Track Spending With A Moleskine Notebook

Ben Popken at The Consumerist with a tip for keeping track of your finances, simply.

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One of the first steps to take in getting a handle on your budget is to
start tracking your spending, and for those who like to do it analog,
moleskine small ruled notebooks ($10.50) are awesome.

They
fit in your pocket. They have a nice hard cover with a bit of pliancy.
There’s a folder in the back where you can hold receipts. There’s a
built in ribbon as a bookmark. An elastic strap keeps the whole book
bound shut. It feels very legit and professional, yet personal.

Ok, so what’s the point of all this fetishization? Won’t a regular notebook or piece of paper do? Certainly.

Read the full post.

[via J. Godsey]

[Originally posted 6.27.07. We will be back to our daily posting schedule tomorrow]

Print it in Moleskine MSK format
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8 Responses to Track Spending With A Moleskine Notebook

  1. Becky says:

    It really is a good system. I keep everything in one notebook, so I started a ledger system in the back, working backwards to the middle. It’s a really great system because it makes you think about what you spend — you don’t really want to write a new expense in it, so you don’t spend the money. Plus, Moleskines are a perfect way to want to keep it up — nothing is quite like the satisfaction you get from filling a whole notebook.

  2. Sophie Brown says:

    The Artist’s Way and Debtor’s Anonymous, both tell you to do just this. Most people find it very helpful. And you’ll find that old timers will say things like, “My father always did that.” It used to be a more ingrained habit around the turn of the century.

  3. Sam Alarcon says:

    That little pocket-sized notebook is a fantastic way to keep track of one’s dailu expenses as well as stay on top of how much you spend when you go out.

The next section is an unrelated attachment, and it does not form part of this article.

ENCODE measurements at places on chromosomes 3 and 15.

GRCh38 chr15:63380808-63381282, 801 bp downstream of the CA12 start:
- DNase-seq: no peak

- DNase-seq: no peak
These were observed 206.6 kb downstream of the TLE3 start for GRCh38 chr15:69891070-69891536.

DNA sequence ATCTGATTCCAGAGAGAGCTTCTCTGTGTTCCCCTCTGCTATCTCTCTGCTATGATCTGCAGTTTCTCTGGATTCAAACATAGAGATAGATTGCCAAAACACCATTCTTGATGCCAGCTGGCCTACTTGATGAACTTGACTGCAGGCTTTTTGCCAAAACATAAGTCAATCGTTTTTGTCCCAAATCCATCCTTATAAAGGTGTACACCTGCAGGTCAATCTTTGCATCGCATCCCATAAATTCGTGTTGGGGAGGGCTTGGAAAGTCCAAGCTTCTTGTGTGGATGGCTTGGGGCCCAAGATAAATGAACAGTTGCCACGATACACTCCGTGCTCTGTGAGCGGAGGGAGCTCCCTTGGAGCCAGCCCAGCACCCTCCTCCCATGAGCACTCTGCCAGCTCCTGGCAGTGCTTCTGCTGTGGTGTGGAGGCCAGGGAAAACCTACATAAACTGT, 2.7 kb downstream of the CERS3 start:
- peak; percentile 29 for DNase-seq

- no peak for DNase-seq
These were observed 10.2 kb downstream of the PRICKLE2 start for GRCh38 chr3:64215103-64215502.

4. not says:

    I use Moleskine for writing that I want to keep, but not budgeting.

    For budgeting, a $1 notebook from the nearest drugstore is adequate (and gives you $9-20 less to subtract from your money).

  5. Sophie Brown says:

    Either way, all of these people on the blog are like, What’s the big deal about these notebooks? If you want to save money, why would you buy them? Ironic because I’m sure their own luxury items are probably more expensive than notebooks. I really think for a little luxury in life having good notebooks and pens will go a long way to keep you from feeling deprived (and THAT will help you with your budget too). They will realize if you tell them that they are comparable to the perfect blank book and not to the comp books in the drugstore. But if you don’t get it, it seems you REALLY don’t get it. Probably we’ll end up with Moleskine ledgers.

  6. Felicitas says:

    I use a small cahier to keep track of my spending. I generally would agree, that it is not the best start to spend a lot of money to start saving. But I also believe that it does help to deal with something nasty (like to track your spending to find a way to save money) if you use gear you really like. It might be worth it. But if you don’t need that trick to deal with that chore (even if you ‘invented’ it yourself): Congratulations!

  7. Abdullah says:

    I think keeping a notebook in one’s pocket is an effective way to not only track one’s spending but also to reduce it overall.

  8. Cameron says:

    I agree with both the need to keep track of spending (regardless of how much or how little you spend, or your financial goals — like saving money) and the need to spend less as a principle of saving. The reason I like the Moleskine as a compact book for notes on any topic including fiances is because it lasts. The covers are durable and protect the pages very well. The elastic band keeps the booklet closed and anything that’s inside secure. These two features alone go a long way toward a single book lasting long enough to fill its pages. Especially when it’s a pocket notebook that’s meant to be with you all the time where ever you go. Because it will last long enough for one to actually watch his/her bank account fill up as they save, I think it’s a great notebook for this purpose. If someone’s committed to improving their financial self control, I think this is a great investment and an important tool in helping them find success.

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